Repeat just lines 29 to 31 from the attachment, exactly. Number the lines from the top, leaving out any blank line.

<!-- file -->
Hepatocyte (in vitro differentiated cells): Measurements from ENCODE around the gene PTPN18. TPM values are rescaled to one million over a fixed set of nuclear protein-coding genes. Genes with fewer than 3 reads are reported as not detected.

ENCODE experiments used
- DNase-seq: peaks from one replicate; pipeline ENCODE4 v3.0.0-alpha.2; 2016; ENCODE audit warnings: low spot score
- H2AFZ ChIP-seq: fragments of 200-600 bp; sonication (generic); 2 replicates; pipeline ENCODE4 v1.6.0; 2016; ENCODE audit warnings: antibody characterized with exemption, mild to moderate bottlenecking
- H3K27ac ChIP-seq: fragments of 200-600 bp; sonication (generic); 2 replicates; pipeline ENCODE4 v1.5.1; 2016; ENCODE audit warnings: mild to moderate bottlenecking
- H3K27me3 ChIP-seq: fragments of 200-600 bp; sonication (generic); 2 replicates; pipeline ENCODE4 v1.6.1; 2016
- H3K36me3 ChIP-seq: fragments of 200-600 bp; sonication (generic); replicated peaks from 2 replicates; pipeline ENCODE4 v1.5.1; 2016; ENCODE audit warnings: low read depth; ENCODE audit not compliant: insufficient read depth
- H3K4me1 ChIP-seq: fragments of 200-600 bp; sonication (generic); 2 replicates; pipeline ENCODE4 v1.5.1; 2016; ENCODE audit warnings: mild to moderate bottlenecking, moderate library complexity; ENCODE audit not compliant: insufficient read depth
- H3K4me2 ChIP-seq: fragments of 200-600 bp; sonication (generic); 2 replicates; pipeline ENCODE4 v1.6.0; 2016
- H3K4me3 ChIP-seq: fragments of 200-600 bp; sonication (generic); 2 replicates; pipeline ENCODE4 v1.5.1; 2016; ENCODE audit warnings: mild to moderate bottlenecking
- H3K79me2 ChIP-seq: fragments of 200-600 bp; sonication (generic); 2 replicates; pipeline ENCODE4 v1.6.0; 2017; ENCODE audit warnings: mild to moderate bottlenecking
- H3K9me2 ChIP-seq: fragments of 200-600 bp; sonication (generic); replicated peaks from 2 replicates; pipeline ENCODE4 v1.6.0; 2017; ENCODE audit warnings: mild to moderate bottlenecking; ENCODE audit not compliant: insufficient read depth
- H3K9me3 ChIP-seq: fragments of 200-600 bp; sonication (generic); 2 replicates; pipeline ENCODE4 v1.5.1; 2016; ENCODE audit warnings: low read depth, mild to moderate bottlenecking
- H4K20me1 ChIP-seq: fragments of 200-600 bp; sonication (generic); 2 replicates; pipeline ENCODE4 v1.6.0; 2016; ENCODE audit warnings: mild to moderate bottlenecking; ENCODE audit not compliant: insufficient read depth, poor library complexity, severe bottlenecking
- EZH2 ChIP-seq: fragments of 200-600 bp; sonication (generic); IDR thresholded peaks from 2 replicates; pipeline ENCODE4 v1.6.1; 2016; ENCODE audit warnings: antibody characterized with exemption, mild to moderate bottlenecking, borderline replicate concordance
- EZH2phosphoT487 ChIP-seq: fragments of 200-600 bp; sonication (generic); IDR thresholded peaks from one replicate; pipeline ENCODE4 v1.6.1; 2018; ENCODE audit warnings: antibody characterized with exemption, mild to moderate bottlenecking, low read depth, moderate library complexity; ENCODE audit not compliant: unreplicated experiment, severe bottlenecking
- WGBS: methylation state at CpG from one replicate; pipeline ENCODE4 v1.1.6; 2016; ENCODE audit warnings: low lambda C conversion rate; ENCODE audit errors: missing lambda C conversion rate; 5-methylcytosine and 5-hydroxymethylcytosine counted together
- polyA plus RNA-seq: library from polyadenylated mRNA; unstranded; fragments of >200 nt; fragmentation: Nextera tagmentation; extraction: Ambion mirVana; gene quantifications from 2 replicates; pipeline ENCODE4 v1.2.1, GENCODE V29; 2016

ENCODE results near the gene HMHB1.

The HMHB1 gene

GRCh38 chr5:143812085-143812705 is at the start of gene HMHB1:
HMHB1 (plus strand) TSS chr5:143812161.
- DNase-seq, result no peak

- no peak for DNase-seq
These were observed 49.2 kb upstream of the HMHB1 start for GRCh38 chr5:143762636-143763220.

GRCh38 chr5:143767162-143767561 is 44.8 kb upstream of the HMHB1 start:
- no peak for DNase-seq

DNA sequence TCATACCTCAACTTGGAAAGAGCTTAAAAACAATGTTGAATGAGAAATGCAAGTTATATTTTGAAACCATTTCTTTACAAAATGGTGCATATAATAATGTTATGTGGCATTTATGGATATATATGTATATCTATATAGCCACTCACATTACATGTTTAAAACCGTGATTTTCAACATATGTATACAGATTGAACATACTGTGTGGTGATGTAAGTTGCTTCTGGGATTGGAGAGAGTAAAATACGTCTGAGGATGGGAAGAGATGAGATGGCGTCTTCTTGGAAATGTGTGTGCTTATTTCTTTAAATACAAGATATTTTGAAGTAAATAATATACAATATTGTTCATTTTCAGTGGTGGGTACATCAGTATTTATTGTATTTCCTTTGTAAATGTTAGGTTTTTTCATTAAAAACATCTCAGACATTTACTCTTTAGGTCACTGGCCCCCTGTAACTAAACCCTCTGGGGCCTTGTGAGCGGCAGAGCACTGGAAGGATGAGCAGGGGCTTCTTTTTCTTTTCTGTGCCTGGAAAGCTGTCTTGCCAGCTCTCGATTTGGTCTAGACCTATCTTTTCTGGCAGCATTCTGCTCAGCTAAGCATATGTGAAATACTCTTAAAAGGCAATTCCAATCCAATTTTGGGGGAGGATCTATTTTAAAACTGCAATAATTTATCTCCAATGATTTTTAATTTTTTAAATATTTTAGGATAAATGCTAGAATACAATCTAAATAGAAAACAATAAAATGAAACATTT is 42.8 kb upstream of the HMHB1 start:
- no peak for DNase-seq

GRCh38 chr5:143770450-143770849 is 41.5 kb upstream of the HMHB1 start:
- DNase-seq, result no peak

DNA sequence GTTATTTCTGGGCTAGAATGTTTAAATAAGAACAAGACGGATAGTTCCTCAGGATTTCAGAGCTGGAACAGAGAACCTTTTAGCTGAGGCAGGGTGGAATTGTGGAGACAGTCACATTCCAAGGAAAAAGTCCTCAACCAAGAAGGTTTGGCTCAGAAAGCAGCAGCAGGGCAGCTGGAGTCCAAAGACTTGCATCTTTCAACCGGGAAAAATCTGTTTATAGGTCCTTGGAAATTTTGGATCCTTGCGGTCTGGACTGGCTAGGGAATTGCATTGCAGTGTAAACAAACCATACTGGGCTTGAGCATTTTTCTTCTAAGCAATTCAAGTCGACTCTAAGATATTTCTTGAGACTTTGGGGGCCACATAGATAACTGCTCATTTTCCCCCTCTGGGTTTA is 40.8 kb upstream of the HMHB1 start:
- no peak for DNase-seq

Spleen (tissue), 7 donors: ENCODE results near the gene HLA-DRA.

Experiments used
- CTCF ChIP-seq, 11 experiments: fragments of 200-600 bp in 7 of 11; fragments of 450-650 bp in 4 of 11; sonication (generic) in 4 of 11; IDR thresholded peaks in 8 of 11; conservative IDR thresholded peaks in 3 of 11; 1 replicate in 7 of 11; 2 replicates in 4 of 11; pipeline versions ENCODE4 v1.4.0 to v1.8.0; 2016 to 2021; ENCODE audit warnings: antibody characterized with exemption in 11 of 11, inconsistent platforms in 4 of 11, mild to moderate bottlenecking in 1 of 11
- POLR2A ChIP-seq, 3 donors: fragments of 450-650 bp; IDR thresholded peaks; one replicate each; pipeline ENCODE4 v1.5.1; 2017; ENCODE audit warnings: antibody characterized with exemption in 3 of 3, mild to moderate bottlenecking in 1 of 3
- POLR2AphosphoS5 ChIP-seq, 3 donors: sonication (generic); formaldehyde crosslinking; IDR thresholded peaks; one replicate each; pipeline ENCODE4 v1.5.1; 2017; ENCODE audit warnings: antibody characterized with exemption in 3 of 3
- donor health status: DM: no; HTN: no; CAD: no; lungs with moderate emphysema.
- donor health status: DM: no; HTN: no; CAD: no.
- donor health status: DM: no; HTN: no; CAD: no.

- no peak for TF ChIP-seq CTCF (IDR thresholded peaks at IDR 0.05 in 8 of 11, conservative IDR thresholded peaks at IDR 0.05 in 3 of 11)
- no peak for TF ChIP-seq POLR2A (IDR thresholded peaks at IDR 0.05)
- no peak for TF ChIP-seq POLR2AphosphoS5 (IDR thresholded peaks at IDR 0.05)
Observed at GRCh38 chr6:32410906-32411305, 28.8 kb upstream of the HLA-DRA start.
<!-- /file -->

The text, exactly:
- no peak for DNase-seq

GRCh38 chr5:143770450-143770849 is 41.5 kb upstream of the HMHB1 start:
- DNase-seq, result no peak